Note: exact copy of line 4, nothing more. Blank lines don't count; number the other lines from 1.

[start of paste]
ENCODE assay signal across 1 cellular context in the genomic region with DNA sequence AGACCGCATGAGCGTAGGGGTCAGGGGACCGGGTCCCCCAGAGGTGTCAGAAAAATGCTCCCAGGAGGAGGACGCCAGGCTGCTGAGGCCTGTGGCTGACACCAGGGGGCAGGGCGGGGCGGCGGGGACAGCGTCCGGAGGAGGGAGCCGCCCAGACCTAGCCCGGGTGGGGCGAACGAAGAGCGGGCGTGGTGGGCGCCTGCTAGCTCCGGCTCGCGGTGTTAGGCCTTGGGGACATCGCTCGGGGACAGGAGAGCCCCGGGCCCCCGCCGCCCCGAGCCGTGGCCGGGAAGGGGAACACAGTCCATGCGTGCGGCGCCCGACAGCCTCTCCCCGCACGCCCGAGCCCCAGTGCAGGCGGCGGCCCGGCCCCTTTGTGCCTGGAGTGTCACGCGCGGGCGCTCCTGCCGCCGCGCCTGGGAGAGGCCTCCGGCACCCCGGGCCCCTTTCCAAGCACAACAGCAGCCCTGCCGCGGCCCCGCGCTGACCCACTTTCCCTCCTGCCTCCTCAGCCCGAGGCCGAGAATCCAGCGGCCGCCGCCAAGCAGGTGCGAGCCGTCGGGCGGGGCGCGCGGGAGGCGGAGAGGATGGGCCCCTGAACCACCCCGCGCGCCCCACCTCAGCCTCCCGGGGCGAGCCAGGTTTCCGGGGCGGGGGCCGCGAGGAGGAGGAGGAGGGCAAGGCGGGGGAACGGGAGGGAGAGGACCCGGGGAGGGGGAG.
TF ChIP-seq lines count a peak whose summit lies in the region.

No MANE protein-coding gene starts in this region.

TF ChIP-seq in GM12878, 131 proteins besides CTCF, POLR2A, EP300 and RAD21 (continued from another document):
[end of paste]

TF ChIP-seq in GM12878, 131 proteins besides CTCF, POLR2A, EP300 and RAD21 (continued from another document):